Usually, I’m not nearly this neurotic – thank Christ – and the first the glass of white exorcised me from my own head. I just relaxed and let the evening play itself out. Which, as always, is the best course of action. It was a terrific time. We eventually got into that Walter Hill debate and she got to behold the majesty of the CN Tower from an elevated distance. Plus, I received some hot investment tips.

Now, if I only had a portfolio.

Chris Rock had it proper:

You can’t get nobody being you. You got to lie to get somebody. You can’t get nobody looking like you look, acting like you act, sounding like you sound. When you meet somebody for the first time, you’re not meeting them. You’re meeting their representative!”

First impressions mean a lot to us, as they trigger instant evaluation which usually become eternally embedding in our minds, but generally, they tend not to be indicative of what something is actually like. And outside of a first date, week one of the Fantasy Football season can steer your opinions down disastrous directions. All you’ve met are the players’ representatives, and there are some that could stand an agency switch.


David Wilson – We’re all outraged when television shows reuse plotlines, so why isn’t the public at large furious with TV’s most popular piece of programming, Sunday Night Football? At least when most shows recycle a story they tell it through different characters so, you know, hopefully no one will notice. Not the Giants. The David Wilson saga from last season’s premier was again the main theme in the opener this year, except they got him to dial back on the waterworks this time around. His crippling case of fumblitis is troublesome, granted, but what’s not is the dearth of running back talent surrounding him. Brandon Jacobs is useless. And the only positive thingDa’Rel Scott has going for him is that hilarious apostrophe.

If Andre Brown was still around, I would have genuine concern for Wilson’s prospects, but of course, he ain’t. There are no other capable options; Wilson is going to get the ball. If the Giants weren’t staring down 0-2, there would be a chance to sit him down, like last season, and let him gather himself. They no longer have that luxury. By using another back, they’re actively damaging their offense, so it’s not going to happen. Spilt carries at first? Maybe. Wilson will get his shot. They want him to succeed. They need him to succeed. He’s basically like the oldest son that is destined to take over the family business. He screws around in college, probably develops a drug problem, but by his late-20s he gets his act together and is ultimately successful. Wilson will be the same way. Look, I’ve done a complete 180, and it only took one game!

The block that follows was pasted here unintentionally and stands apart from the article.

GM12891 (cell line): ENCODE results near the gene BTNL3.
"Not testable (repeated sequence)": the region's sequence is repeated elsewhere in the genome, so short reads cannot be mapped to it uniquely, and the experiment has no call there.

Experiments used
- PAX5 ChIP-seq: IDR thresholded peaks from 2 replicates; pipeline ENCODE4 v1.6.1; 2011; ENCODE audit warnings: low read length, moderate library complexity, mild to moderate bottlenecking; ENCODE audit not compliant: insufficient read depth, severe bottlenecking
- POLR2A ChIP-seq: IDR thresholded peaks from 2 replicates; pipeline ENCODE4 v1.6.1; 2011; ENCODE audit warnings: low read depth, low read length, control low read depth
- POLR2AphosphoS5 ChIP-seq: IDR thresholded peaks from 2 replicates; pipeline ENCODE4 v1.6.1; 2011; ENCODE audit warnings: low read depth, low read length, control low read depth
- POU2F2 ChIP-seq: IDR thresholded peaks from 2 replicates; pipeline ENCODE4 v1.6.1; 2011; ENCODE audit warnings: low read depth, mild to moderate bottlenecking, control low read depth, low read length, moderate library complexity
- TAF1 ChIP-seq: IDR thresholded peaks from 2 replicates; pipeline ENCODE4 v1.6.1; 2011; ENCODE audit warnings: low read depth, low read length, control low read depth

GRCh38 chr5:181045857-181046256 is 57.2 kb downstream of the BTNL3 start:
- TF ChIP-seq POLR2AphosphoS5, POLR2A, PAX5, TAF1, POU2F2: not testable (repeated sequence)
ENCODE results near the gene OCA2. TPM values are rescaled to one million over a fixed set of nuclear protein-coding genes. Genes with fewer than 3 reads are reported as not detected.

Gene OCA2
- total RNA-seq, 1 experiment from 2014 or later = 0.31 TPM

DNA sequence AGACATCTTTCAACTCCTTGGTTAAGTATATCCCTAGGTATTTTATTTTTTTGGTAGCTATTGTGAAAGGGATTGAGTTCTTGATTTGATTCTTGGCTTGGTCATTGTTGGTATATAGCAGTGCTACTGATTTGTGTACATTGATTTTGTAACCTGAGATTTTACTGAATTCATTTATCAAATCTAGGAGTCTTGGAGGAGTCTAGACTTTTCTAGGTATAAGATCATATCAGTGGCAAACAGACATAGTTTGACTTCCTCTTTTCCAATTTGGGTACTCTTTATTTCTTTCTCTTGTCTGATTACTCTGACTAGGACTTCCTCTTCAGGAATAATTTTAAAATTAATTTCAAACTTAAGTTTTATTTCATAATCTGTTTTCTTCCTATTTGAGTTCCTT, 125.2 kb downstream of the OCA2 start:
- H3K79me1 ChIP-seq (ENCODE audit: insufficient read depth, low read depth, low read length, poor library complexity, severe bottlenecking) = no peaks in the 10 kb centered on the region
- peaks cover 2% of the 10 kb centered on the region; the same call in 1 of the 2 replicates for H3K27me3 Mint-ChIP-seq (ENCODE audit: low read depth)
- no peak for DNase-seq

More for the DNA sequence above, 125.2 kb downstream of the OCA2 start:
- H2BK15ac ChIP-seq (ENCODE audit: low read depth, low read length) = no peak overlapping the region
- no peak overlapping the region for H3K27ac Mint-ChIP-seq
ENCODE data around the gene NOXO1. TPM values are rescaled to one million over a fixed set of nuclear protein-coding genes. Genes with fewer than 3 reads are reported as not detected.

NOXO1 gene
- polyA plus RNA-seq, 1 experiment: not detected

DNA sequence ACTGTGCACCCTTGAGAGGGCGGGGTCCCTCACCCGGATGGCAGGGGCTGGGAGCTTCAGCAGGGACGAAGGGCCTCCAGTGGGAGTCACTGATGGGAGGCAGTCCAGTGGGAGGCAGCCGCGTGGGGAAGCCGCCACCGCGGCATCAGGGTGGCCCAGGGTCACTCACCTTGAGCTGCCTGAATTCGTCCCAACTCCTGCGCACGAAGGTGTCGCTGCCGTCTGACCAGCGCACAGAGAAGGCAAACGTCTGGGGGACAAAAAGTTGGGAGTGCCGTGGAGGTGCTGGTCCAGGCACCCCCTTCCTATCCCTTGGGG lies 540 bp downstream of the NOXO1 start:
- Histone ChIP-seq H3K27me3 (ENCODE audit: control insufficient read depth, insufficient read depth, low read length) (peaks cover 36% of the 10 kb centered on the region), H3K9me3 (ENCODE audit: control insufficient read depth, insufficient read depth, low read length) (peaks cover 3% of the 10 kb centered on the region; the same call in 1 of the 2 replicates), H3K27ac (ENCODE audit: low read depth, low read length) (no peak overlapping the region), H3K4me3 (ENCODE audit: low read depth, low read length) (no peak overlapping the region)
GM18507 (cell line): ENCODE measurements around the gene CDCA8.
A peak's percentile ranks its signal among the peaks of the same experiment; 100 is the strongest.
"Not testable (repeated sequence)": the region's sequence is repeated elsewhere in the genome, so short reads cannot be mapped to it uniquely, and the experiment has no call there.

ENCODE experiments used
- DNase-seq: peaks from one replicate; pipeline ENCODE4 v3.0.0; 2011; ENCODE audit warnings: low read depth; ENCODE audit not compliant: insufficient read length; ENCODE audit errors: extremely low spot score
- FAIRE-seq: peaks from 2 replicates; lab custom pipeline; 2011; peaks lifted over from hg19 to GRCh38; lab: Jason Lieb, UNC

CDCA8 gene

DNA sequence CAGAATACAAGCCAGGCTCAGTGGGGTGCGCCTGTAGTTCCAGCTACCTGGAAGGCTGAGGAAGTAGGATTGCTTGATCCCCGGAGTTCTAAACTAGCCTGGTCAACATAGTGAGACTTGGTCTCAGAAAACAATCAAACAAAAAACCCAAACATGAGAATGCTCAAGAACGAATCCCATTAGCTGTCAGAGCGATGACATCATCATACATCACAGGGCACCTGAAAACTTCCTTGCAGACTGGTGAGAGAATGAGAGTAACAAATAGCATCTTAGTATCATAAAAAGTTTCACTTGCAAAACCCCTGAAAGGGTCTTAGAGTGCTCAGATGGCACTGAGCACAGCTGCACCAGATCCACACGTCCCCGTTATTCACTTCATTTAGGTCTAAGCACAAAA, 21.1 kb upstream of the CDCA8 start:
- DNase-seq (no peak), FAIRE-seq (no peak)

I hated Wilson entering the year, but you can’t think of Fantasy players as real people. Doesn’t matter if they play for your favorite team or they once gave you a quick hand slap while you were obnoxiously elbowing children out of the way leaning over the rail at the tunnel. They are commodities. Don’t get it twisted. And Wilson’s value has plummeted to the point where his upside’s now worth gambling on. I never shared the belief he could be a RB1 – like many others – he’s always been a low end RB2/FLEX for me, but I do concede there are few players you can pry away form panic stricken owners that can give your squad an injection of whatever Jim Cutler gave to everyone at Sterling Cooper Draper Pryce Cutler Gleason Chaough to finish the Chevy account, and turned poor Kenny Cosgrove into the 1968 version of Michael Flatley. Wilson can be that guy, minus the tap lessons.

This week, though, that’s slightly more complex. Fantasy success isn’t just talent, circumstance plays a serious role. Which sucks, because Tom Coughlin hates fumblers more than Mike Singletary wants winners. Gut call: Wilson gets his touches and piles up a passel of receptions when the game becomes a shootout. Start worthy.

Lamar Miller – I don’t share the same enthusiasm for Mr. Miller. You may it’s been curbed. That’s you though, not me. I’m far cleverer. (Editor Note: LIES!) I would have rather drafted Marshall Faulk in the hopes he would come out of retirement than have Miller on any of my teams. I didn’t doubt he could potentially be productive, but what had he proven? Nothing… NOTHING!!! Just like he did against the Browns. Actually, that’s not true, he proved that Miami trusts Daniel Thomas near the goalline more than him. That’s bad. If you paid for him to be to anything more than a reserve, I have a car with some speed holes that should be your next purchase. They make the car go faster. Although, I’m dubious the same applies to Miller.